On Wednesday 25 March 2015 the Care Standards Tribunal unanimously dismissed a GP’s appeal against suspension of his registration with CQC. This is the first time CQC has used this enforcement action against a GP.
The test applied by the Tribunal in reaching its decision involved asking whether the Tribunal had reasonable cause to believe that, at the date of the decision, any person would or might have been exposed to the risk of harm. The test of the reasonable belief is whether a reasonable person aware of the law and the relevant information, would believe such a risk to exist.
Despite the GP’s Counsel highlighting that the practice had run for a very long time without incident and very few complaints (and the Tribunal accepting that this was true), the Tribunal concluded that in its view this could not convince the hypothetical reasonable person that the practice had been running without risk. Therefore a good track record may not protect providers from such decisions if there is evidence to suggest that people were put at risk.
CQC’s case included the submission that the GP had relied on the CQC for guidance as a substitute for his lack of management. The Tribunal agreed with this submission by stating that the evidence before it was indicative of the GP’s “carelessness, passive and reactive approach to the management of his practice.” Concerns highlighted by CQC included the lack of access to emergency medicines, the lack of adequate induction procedures for new locum doctors, the absence of appropriate checks such as DBS, hepatitis status and references, the lack of child protection and adult safeguarding policies and no adequate staff fire training.
The Tribunal stated that the decision was due to the “obvious risks arising from the appellant’s casual approach to the management of his practice, which, as a result, was ill-equipped to deal with an emergency such as a fire or an anaphylactic reaction. The checks which Dr Khan had admittedly failed to carry out are provided for the purpose of protecting patients from risk. The conclusion that…persons, patients and staff and doctors, were exposed to the risk of harm was inescapable. That risk would have continued without action on the part of the CQC.”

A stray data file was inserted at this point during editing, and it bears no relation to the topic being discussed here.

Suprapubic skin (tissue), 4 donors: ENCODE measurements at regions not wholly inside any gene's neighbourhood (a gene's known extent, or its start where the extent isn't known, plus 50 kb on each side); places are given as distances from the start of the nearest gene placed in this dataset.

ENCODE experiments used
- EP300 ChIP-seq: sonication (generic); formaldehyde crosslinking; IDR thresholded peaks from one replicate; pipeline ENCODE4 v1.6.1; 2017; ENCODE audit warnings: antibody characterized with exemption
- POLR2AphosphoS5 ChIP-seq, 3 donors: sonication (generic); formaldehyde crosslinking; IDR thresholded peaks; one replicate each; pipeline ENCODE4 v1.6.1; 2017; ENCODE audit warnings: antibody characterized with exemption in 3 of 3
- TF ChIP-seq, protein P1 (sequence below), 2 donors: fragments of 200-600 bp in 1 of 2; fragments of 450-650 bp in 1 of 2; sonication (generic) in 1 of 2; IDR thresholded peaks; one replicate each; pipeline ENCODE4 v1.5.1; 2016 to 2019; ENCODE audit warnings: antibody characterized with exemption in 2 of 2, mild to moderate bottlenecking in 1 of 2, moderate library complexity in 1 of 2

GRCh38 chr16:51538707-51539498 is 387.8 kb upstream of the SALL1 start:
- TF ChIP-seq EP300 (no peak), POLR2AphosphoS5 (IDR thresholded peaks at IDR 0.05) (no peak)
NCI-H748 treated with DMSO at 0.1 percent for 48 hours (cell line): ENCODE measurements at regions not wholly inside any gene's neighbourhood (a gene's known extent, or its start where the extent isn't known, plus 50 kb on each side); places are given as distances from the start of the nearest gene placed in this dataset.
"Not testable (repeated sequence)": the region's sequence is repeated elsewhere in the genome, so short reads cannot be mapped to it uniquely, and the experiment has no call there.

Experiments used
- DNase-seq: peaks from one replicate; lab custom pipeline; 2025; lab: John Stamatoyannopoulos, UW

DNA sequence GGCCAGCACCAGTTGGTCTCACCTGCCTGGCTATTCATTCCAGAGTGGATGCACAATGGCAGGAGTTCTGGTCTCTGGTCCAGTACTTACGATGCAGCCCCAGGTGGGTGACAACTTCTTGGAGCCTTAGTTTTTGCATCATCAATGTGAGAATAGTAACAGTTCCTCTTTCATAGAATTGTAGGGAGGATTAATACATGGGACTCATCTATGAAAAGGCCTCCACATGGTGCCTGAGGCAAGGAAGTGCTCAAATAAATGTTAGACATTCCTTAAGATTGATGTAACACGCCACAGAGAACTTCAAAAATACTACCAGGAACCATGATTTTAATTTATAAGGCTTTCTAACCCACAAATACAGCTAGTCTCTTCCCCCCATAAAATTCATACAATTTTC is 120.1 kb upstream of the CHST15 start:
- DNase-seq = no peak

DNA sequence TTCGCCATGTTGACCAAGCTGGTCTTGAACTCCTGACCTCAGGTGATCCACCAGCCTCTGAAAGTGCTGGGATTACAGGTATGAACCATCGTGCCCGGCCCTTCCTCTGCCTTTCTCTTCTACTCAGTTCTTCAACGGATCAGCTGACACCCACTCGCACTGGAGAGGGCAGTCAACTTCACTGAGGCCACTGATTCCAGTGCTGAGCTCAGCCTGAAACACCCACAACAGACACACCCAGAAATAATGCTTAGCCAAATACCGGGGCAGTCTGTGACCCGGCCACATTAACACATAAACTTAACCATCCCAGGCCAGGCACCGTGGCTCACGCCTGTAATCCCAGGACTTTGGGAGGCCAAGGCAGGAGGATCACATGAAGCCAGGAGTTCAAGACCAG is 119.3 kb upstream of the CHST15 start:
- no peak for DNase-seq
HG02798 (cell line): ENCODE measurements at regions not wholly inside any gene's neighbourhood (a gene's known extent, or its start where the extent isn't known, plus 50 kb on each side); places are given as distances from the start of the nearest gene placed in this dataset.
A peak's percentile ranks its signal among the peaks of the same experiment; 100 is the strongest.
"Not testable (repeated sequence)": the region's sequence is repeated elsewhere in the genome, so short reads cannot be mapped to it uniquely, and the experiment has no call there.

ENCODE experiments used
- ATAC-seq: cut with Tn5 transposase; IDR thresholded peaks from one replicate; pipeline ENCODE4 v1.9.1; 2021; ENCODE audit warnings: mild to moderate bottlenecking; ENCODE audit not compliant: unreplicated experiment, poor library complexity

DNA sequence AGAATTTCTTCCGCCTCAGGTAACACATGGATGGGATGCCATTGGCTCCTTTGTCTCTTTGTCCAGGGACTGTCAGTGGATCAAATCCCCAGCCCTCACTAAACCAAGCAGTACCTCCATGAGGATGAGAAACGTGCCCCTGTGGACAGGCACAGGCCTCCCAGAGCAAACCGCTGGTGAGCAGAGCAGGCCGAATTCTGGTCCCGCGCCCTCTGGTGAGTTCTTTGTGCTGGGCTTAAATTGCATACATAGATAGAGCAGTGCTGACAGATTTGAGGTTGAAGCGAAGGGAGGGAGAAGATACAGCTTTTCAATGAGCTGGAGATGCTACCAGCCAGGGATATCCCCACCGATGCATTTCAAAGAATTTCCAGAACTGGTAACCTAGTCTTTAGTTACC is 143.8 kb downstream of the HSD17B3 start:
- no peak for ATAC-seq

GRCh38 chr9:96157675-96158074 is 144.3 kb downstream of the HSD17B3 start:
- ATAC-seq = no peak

The Tribunal concluded that the GP’s “failure to appreciate that the regulations had an important purpose and that he had a duty to comply with at least the spirit of the law, if the letter of the law were beyond his grasp as a non-technical person, persuaded the Tribunal that the imposition of conditions would have been ineffective and that to protect from the risk of harm envisaged by s.31, there was no practical alternative to the suspension of his registration.”
The decision highlights the need for GPs, and indeed all providers regulated by CQC, to ensure that they know their legal obligations, act in accordance with them and can demonstrate that they comply with the law. In line with the new CQC inspection regime, in particular the ‘well-led’ question, CQC are looking for proactive and engaged management and will not tolerate what could be perceived as passive and reactive management.